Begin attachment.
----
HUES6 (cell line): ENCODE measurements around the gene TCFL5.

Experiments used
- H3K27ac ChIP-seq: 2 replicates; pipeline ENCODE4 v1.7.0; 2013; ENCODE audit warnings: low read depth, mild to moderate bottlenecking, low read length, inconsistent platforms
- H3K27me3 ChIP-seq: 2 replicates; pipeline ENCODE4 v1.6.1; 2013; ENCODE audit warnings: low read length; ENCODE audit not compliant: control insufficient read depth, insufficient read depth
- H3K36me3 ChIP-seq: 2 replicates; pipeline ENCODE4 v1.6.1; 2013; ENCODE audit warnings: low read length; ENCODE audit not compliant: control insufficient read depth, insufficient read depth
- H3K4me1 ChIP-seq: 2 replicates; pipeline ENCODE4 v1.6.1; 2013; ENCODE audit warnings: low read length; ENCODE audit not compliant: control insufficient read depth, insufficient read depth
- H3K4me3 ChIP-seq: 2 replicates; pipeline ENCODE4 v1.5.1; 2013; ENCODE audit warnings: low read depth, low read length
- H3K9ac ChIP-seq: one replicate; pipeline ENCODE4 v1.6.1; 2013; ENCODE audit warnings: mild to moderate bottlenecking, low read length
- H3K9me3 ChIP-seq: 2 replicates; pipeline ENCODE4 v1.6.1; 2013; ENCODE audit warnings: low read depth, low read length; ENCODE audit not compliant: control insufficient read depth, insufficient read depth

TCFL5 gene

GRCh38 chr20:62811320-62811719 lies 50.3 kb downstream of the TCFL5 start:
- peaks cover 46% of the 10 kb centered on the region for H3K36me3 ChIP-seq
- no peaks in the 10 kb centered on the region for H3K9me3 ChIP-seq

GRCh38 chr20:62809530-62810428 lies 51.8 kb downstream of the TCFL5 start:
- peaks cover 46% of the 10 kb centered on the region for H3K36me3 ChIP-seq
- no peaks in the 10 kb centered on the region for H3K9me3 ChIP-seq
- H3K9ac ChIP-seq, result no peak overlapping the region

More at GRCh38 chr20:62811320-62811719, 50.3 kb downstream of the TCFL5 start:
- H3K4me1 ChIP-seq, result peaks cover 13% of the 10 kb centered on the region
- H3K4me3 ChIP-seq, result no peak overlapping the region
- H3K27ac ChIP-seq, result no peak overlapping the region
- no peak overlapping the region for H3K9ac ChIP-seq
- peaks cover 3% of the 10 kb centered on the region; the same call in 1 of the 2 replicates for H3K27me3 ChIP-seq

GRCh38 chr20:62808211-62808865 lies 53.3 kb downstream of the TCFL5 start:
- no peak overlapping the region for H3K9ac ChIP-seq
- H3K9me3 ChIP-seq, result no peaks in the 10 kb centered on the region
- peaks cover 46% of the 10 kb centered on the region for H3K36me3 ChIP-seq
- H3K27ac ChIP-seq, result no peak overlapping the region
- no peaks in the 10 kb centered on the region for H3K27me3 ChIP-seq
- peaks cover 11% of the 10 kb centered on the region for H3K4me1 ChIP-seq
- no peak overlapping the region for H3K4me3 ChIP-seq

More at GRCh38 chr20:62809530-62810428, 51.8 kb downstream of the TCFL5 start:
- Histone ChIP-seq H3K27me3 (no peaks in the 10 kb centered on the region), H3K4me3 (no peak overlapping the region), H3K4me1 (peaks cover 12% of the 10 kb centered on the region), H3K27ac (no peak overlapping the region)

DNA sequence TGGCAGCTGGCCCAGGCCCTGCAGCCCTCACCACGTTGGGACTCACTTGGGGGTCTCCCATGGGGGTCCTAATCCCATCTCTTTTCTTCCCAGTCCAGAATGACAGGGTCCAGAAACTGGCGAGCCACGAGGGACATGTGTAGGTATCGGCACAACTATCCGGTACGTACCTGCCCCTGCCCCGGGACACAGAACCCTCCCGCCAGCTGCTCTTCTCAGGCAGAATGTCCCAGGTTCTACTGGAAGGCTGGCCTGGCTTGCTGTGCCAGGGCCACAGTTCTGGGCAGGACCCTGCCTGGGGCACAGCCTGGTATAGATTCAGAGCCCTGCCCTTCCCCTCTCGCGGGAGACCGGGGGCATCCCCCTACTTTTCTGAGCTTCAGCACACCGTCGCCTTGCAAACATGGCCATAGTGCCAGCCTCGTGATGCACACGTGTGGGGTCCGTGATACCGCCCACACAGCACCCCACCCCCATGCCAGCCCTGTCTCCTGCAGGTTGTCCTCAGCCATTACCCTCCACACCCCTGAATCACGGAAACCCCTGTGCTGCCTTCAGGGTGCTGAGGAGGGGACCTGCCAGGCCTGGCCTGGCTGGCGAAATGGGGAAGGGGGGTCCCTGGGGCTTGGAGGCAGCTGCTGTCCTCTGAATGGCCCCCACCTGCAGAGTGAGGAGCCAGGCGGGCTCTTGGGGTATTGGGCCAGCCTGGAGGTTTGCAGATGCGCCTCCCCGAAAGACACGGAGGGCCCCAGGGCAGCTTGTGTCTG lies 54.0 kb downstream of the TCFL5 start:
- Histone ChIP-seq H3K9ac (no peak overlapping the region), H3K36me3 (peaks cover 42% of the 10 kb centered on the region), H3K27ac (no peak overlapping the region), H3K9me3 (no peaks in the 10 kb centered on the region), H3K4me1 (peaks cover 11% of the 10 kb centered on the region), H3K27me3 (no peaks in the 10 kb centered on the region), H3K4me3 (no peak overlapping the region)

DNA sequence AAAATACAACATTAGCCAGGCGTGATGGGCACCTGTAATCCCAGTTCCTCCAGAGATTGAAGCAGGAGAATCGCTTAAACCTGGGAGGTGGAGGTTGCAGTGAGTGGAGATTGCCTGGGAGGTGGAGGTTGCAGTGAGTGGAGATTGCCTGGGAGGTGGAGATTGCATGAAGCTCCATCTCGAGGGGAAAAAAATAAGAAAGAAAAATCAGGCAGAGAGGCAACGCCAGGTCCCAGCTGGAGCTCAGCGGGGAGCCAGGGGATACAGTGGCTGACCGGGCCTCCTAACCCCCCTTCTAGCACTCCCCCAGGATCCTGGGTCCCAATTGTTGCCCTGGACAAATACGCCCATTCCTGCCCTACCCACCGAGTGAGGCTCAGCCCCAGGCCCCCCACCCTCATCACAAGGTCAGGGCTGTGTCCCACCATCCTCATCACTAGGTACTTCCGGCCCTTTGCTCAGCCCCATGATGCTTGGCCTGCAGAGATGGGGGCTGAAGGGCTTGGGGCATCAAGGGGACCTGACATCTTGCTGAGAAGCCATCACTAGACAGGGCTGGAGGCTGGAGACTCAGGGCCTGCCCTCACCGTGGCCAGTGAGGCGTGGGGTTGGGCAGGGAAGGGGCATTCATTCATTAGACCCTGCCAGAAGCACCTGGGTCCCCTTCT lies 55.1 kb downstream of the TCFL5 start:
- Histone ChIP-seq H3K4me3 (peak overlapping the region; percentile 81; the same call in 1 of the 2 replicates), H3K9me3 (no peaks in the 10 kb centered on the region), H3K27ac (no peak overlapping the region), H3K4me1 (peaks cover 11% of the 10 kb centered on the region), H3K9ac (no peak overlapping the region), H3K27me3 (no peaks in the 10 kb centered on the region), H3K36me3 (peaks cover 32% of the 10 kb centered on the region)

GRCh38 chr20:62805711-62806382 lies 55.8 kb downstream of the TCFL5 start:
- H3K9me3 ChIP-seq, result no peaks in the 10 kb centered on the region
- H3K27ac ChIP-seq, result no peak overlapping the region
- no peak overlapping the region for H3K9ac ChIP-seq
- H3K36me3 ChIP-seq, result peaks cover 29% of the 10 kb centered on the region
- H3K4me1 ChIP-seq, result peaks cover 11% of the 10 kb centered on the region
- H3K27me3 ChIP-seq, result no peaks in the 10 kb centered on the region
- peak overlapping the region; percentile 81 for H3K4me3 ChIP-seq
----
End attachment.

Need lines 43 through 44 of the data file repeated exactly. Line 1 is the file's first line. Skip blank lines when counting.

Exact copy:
- H3K4me1 ChIP-seq, result peaks cover 11% of the 10 kb centered on the region
- H3K27me3 ChIP-seq, result no peaks in the 10 kb centered on the region